Of course, the fact that plaintiffs' evidence in this area relates only to exogenous elections does not doom their case. See Gingles, 478 U.S. at 57 n. 25, 106 S. Ct. at 2770 n. 25 ("Where a minority group has never been able to sponsor a candidate, plaintiffs could rely on other factors that tend to prove unequal access to the electoral process"); see also Westwego Citizens for Better Government v. Westwego, 872 F.2d 1201, 1209 n. 8 (5th Cir.1989) ("[P]laintiffs may not be denied relief simply because the absence of black candidates has created a sparsity of data on racially polarized voting in purely indigenous elections.") The Gingles Court envisioned circumstances where a trial court would be called upon to engage in analysis beyond mere observation of the statistical data compiled from local office elections.

Prior to the Gingles decision, the Eleventh Circuit, in applying the Senate factors, specifically held that the fact that no black has run for the particular office does not per se weaken a claim under the Act. See McMillan v. Escambia County, 748 F.2d 1037, 1045 (5th Cir.1984) (court noted that the lack of a black candidate may be the result of a racially discriminatory system); Accord Westwego, 872 F.2d at 1209-10 (court specifically validated the use of statistical data from the 1984 Jesse Jackson campaign, in addition to local election returns, as a "local appraisal" to establish some degree of racial bloc voting); Citizens For a Better Gretna v. City of Gretna, 834 F.2d 496, 502 (5th Cir.1987) ("Although exogenous elections alone could not prove racially polarized voting in Gretna aldermanic elections [the office subject to the plaintiffs' challenge], the district court properly considered them as additional evidence of bloc voting particularly in light of the sparsity of available data") (emphasis added).[25] To the extent that such evidence is established and properly presented, plaintiffs may rely upon evidence drawn from elections other than those for the office in question or those limited to the local jurisdiction alone, as evidence that elections in the jurisdiction evidence racially polarized voting.[26]

*1575 The evidence presented in the case sub judice with regard to the Jesse Jackson campaigns was delivered through experts and their respective contradictory opinions as to what, if anything, the available statistical analyses revealed about Bleckley County Voters. Dr. Willingham, plaintiffs' expert, himself noted that the electoral evidence in the case sub judice is not ideal in scope or magnitude. He stated:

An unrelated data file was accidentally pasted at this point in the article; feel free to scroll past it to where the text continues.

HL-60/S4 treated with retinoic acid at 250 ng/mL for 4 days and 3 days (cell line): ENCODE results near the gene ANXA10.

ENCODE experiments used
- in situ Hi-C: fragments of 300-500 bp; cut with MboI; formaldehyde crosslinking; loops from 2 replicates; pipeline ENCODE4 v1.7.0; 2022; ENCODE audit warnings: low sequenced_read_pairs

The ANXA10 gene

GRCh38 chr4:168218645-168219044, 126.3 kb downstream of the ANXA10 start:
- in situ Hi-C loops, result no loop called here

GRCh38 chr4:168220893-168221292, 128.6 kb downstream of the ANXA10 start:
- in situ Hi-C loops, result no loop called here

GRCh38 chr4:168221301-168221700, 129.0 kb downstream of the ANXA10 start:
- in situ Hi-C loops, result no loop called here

Ordinarily, one would have had as one's resource statistical information or at least voting data which could then have been subjected to statistical analysis which would have resulted in objective statistical measures of racial bloc voting. That is present in this county that only one in only one instance and that's the instance of 1984 where there was both the black candidate running countywide and a series of precincts. And for that, racial regression analysis is possible. There is no other election that fits the that matches those conditions and for the reason, a key way of explaining and talking about racial bloc voting was not available to the court in this particular case.

(Transcript, pp. 375-76) (emphasis added).[27] Not surprisingly, this is one area where defendants' expert shares the views of those put on by the plaintiffs. In pointing out that endogenous elections are a preferable source of evidence, Dr. Wildgen stated, "[a]s one moves out from the challenged mechanism itself ... there is a scientific and an obvious logical requirement to establish some plausible connection between what happens in one office and how it might bear on what happens in a second office." (Transcript p. 678).

Despite the fact that it is called upon to analyze data and evidence drawn by plaintiffs from sources other than returns from elections for local office, as stated above, this court does not read the law in this area to allow defendants the opportunity to explain the electoral motivations underlying this broader range of evidence. Consistent with Collins, this court does not and will not seek to look behind the bare evidence to "ask why those votes were cast the way they were nor whether there were other factors present in contested elections, such as `white backlash.'" Collins v. City of Norfolk, Va., 816 F.2d 932, 935-936 (4th Cir.1987); see also Stallings, 829 F.2d at 1557-59 (defendants may not rebut plaintiffs' prima facie case of racial bloc voting with evidence of causation or intent).

Unification of the minority electorate was the hallmark of Reverend Jackson's "Rainbow Coalition" in the 1984 and 1988 Presidential Elections. Reverend Jackson's message depended upon an active, involved, *1576 cohesive minority electorate.[28] While theGcases stating that the existence of racially polarized voting establishes the cohesiveness of the minority group are legion, see, e.g., Collins 816 F.2d at 935, the Jesse Jackson campaigns may actually represent situations where the conscious unification of the minority community may have actually created the perception of bloc voting by the majority.[29] In essence, the progression is reversed; the mobilization of a cohesive minority electorate may work to create the perception of the existence of racially polarized voting.[30]

 

The 1984 Presidential Preference Primary